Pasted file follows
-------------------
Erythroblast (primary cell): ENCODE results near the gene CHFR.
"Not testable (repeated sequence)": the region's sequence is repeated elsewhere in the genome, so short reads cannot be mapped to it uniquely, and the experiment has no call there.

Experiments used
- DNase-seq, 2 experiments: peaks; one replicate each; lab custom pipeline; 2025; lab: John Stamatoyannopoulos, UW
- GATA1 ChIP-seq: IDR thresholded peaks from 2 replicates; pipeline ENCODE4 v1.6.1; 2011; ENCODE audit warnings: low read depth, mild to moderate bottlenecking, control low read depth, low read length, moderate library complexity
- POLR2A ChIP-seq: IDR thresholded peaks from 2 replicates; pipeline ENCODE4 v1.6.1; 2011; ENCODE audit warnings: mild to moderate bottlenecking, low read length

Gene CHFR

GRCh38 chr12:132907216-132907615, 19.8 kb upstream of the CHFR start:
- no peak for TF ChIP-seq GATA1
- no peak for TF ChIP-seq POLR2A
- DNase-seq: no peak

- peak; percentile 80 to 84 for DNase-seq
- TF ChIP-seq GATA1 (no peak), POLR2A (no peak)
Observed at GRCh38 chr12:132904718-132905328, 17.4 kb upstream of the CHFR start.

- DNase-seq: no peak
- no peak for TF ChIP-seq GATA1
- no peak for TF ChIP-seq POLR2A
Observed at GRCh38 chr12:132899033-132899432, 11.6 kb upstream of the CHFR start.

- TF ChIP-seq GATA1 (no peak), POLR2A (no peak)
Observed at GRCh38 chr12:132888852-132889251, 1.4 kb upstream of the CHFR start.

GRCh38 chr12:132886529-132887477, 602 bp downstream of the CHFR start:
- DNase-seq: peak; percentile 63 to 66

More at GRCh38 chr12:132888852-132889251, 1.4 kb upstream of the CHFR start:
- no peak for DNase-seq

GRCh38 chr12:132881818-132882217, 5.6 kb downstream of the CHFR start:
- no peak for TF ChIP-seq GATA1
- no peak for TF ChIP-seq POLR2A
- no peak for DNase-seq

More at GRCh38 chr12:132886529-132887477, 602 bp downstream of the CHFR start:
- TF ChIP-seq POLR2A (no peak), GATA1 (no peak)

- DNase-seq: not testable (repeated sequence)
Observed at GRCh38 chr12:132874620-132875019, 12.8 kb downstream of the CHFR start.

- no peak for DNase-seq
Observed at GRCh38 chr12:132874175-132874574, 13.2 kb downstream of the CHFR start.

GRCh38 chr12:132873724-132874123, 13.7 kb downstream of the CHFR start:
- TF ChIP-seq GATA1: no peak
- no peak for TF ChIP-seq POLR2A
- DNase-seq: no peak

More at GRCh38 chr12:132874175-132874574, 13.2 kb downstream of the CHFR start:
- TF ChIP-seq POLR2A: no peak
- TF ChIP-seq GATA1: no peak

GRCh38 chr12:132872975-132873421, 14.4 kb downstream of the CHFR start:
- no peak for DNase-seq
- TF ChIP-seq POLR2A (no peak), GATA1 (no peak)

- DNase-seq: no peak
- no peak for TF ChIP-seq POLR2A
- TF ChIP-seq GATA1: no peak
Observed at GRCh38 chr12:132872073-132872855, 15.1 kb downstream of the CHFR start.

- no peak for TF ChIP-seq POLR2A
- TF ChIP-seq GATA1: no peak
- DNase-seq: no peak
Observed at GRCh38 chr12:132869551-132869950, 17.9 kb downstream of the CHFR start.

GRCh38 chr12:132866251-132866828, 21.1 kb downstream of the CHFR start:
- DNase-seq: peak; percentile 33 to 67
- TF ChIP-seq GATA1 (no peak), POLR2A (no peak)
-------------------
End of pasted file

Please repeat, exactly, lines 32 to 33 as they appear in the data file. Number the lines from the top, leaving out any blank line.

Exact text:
Observed at GRCh38 chr12:132874620-132875019, 12.8 kb downstream of the CHFR start.

- no peak for DNase-seq